New Mexico Territory, 1882: She comes to the Klein ranch at sunset, a strange naked pregnant woman dragging a cavalry saber. Annette Klein and her husband have built peace between their marriage and secret relations beyond, but their serenity dies in bloodshed tonight through a cannibalistic demon and a mad preacher. Annette barely escapes the bloodbath to the nearby town of Low’s Bend, where she might find safety with a shotgun-toting barkeep, two no-nonsense boarding room ladies, and the gunslinging bounty hunter who’s captured Annette’s heart. But hell is at her heels. If she’s going to survive until dawn, she’ll have to forget everything she knows about peace and mercy, and face a hollow malevolence more ancient and ruthless than she’s ever imagined.
I have a healthy distrust toward a certain brand of religious horror, specifically possession stories and those that paint a cosmic battle between heaven and Hell. The Conjuring, The Omen, Supernatural: all of these come a little too close to the actual beliefs of certain evangelical Christians who speak unironically of “Spiritual Warfare,” believe in a demon-haunted world, and see Satan as some mustache twirling villain who must be vanquished by Holy Fire. These stories can feel like the desperate fantasies of people who wish the world would just hurry up and end already.
The Exorcist, the demonic possession book par excellence, gets a pass purely by way of ambiguity, and in the end, that book is less about demonic possession than it is about the nature of belief. It refuses the smug assuredness of so much of its genre.
And at the other end of the spectrum are so many stories that I adore. In Michael Tolkin’s 1991 film, The Rapture, Mimi Rogers’ Sharon discovers that the biblical story of a cosmic battle is all true, right down to Revelation, and when she is offered her place at God’s side, she heroically refuses. A god that would play that particular game is simply not worthy of her worship. Or consider Garth Ennis’ Preacher. When the protagonist, Jesse Custer, is filled with a divine spirit, he decides the thing to do with his newfound power is to find God and kill Him.
These stories use the framework of this spiritual warfare to comment upon it, to investigate its assumptions. It also recognizes that true horror might just be waking up in the world imagined by certain brands of American Evangelical Christianity.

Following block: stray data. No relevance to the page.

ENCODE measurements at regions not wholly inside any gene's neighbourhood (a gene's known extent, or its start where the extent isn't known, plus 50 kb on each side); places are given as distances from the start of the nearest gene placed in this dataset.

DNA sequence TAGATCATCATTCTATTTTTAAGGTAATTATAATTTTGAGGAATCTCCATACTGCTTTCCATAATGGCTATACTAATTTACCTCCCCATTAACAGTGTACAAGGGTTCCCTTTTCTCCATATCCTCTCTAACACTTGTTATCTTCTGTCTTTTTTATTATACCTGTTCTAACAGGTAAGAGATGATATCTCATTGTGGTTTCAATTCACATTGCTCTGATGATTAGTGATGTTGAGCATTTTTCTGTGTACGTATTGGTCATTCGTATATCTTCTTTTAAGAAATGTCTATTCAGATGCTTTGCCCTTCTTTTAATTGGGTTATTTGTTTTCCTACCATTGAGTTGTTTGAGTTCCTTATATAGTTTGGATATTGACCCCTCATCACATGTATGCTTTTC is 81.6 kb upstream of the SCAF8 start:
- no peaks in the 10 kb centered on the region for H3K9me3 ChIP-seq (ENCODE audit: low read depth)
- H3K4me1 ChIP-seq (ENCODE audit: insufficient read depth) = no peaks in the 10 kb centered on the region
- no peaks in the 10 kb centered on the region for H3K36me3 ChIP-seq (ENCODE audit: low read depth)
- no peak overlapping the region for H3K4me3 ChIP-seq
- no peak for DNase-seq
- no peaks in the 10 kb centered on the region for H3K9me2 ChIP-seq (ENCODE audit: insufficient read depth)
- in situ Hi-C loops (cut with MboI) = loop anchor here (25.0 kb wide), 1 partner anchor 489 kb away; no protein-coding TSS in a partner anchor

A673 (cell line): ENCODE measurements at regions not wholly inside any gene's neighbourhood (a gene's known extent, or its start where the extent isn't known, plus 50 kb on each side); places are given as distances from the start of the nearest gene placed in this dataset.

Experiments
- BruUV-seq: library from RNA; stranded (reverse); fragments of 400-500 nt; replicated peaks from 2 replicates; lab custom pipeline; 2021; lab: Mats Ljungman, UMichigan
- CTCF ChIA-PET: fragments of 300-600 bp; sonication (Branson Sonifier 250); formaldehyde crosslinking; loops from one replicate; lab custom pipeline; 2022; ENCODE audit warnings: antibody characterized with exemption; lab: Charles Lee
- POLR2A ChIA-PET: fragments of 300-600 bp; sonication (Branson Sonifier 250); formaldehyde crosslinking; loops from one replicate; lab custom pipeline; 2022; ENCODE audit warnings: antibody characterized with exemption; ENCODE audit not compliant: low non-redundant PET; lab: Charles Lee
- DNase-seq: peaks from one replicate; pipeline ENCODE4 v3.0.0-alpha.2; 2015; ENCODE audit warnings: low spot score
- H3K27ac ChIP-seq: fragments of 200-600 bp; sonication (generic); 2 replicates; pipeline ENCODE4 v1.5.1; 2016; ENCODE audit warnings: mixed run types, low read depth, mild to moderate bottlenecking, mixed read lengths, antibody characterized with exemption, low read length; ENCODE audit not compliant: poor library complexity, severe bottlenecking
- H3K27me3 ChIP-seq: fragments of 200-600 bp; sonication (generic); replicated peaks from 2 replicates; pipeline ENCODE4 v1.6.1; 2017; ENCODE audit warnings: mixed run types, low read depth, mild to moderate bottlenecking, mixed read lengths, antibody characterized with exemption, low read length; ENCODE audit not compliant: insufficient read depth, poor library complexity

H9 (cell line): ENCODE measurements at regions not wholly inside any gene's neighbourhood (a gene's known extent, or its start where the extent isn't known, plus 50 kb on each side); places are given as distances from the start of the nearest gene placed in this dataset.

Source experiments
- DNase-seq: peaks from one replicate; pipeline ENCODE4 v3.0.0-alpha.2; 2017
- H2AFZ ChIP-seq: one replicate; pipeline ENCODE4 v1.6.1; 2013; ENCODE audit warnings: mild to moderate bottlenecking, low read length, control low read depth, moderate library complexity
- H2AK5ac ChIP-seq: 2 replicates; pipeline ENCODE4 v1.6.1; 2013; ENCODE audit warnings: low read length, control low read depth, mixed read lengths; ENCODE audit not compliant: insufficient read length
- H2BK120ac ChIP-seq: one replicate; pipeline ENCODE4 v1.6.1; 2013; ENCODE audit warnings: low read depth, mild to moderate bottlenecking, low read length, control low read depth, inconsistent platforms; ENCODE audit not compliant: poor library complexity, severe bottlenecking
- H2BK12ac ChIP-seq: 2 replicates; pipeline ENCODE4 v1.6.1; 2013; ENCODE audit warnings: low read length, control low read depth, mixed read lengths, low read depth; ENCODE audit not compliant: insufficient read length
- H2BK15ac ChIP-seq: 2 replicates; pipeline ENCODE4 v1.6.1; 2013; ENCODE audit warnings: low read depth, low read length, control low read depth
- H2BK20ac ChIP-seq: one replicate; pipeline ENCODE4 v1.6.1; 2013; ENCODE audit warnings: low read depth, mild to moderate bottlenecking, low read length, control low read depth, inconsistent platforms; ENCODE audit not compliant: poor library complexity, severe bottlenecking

Hailey Piper’s Cruel Angels Past Sundown (Death’s Head Press) is a splatter western that, theologically speaking, would sit very comfortably in this latter group.
In the opening pages, Annette Klein looks up to see a naked, hugely pregnant woman wandering out of the desert. She is unable to speak, dragging a civil war saber after her. She appears to be the epitome of vulnerability, but when she kills Annette’s husband and devours his inside with a long, inhuman tongue, that vulnerability appears to be a ruse.
It is not.
Piper’s deeply humanistic narrative recognizes that often, those who cause harm are victims themselves, and Saber (as Annetter calls her) appears to have been impregnated by the Holy Spirit and, against her will, she is about to bring about the Second Coming.
At least that’s the story according to Saber’s father, Balthazar Wilcox, a mad preacher with a rather unique reading of the gospels. Think Judge Holden crossed with Night of the Hunter’s Harry Powell. Balthazar brings his apparently deranged brand of Christianity into Slim’s Respite, a tavern that acts as sanctuary for those who might not quite fit the territory’s expectations. That is, it’s a rendezvous point for the small cast of gay and trans characters who populate the story.
Beyond anything else the book goes on to do, this invasion of the Respite by Wilcox’s fire and brimstone violence, along with the violent deadnaming of the people he finds there, is poignant and terrifying, but this story has just gotten started.
But there is another horror in that, at the end of the day, it appears that Balthazar might just be right.
Very little in the novel’s first half will prepare you for what’s in store, but to say it’s a kind of mashup of The Dark Tower and Dante’s Divine Comedy is no exaggeration.
Without spoiling anything, I will say that the climax, and Annette’s absolute refusal to play along with the heavenly machinations, is so human, so life-affirming, and driven by such righteous fury, that it might just be something wonderfully surprising.
I just might be holy.